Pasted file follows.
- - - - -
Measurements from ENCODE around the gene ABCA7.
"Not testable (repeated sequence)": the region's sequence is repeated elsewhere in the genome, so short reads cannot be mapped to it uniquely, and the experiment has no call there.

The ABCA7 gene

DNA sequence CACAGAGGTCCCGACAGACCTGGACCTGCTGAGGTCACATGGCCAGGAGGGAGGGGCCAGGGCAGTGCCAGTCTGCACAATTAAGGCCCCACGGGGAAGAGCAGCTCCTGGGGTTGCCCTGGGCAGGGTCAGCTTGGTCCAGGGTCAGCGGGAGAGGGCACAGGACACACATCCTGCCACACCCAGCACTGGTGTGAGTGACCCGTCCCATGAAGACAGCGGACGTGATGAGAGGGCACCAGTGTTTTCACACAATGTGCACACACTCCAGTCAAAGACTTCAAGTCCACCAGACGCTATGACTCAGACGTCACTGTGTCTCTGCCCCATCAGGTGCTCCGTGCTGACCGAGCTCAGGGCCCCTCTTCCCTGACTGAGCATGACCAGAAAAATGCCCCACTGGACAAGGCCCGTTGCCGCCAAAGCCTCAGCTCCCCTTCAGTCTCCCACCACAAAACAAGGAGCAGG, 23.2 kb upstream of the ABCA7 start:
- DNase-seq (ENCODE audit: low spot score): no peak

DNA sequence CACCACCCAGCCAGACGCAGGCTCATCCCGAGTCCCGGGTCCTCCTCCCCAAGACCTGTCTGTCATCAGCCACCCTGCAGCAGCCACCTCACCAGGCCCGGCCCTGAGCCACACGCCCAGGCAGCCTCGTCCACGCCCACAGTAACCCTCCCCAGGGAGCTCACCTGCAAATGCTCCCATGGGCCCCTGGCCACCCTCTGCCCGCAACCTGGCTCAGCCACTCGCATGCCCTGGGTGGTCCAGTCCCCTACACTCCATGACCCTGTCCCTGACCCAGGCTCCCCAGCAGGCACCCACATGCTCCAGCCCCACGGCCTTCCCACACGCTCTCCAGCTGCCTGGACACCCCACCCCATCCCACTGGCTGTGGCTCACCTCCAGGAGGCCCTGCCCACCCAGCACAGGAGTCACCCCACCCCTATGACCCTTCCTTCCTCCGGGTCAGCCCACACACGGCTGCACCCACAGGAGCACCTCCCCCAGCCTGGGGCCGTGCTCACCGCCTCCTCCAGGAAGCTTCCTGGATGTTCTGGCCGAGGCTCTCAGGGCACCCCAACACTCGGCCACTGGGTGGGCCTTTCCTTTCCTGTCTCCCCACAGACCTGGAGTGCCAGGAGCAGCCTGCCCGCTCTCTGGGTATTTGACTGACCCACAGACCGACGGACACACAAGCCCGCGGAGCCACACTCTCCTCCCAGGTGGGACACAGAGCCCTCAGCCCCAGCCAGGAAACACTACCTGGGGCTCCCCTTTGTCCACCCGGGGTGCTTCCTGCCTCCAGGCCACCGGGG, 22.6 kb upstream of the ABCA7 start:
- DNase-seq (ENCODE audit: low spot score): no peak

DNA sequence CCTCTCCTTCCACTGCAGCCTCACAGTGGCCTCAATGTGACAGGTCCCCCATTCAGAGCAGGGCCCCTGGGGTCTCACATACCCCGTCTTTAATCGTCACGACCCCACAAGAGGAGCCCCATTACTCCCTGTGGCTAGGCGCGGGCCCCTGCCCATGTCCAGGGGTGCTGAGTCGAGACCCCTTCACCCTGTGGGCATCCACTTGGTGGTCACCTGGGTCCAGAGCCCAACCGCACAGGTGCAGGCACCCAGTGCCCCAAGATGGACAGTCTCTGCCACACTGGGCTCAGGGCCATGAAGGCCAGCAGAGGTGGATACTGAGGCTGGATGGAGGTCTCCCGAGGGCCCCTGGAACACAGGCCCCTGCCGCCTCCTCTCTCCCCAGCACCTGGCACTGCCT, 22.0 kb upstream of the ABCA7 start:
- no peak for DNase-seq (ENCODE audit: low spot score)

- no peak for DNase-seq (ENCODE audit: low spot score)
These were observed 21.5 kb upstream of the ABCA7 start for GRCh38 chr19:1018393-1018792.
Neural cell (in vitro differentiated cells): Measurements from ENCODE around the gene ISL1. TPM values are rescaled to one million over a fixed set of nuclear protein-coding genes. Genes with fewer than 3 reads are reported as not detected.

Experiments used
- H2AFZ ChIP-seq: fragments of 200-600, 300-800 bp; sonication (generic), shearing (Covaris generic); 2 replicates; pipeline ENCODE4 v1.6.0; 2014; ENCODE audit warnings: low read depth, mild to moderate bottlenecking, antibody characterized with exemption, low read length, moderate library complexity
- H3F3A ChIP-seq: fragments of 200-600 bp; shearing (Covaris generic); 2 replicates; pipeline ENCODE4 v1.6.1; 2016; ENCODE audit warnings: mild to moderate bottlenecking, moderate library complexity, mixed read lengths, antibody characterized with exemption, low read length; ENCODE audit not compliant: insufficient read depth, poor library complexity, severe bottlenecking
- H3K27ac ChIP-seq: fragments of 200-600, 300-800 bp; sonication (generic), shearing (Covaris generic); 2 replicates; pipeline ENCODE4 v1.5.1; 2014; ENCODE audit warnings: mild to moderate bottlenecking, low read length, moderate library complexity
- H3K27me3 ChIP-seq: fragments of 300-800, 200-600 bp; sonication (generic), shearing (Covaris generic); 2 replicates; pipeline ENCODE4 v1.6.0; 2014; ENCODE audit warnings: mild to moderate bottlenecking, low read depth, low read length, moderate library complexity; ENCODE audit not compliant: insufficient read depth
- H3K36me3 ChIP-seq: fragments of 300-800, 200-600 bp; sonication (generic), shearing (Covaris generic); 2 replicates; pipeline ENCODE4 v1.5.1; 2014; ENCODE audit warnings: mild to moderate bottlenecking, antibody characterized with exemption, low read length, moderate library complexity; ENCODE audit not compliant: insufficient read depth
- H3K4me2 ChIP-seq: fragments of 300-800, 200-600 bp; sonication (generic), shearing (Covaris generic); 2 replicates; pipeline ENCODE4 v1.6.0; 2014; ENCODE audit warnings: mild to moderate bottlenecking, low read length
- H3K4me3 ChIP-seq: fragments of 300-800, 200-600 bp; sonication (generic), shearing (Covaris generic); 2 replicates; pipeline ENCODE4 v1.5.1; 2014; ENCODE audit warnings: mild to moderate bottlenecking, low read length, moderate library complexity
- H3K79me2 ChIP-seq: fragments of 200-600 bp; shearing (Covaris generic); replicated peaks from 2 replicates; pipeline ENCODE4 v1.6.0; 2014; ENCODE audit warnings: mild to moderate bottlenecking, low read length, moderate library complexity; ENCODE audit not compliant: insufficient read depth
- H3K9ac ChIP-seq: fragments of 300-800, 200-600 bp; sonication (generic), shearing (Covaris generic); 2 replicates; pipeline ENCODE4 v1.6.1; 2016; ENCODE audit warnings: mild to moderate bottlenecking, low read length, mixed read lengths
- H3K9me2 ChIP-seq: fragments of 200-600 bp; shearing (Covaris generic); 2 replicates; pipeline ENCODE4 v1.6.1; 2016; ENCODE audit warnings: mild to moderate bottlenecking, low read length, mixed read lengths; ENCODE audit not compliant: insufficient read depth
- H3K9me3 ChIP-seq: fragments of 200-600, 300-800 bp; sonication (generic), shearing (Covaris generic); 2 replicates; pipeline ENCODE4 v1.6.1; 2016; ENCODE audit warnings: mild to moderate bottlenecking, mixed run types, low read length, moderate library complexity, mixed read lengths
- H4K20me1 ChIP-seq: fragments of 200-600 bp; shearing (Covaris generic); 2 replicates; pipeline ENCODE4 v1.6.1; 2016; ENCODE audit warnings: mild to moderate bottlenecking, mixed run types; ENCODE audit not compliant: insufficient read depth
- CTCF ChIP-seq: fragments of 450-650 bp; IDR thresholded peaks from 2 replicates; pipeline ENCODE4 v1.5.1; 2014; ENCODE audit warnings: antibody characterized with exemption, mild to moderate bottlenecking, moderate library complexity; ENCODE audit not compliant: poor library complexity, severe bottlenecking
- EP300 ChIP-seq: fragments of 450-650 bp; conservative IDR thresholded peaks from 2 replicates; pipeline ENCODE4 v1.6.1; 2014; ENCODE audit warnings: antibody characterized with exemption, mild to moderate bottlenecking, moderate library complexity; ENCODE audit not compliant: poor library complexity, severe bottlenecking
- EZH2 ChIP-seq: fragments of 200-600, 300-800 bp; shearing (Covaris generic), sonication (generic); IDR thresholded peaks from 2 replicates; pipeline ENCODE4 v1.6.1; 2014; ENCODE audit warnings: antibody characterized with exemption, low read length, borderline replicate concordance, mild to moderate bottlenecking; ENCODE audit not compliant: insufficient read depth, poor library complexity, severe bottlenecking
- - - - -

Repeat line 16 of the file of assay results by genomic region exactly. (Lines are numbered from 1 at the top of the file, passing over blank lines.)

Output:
- H3K27ac ChIP-seq: fragments of 200-600, 300-800 bp; sonication (generic), shearing (Covaris generic); 2 replicates; pipeline ENCODE4 v1.5.1; 2014; ENCODE audit warnings: mild to moderate bottlenecking, low read length, moderate library complexity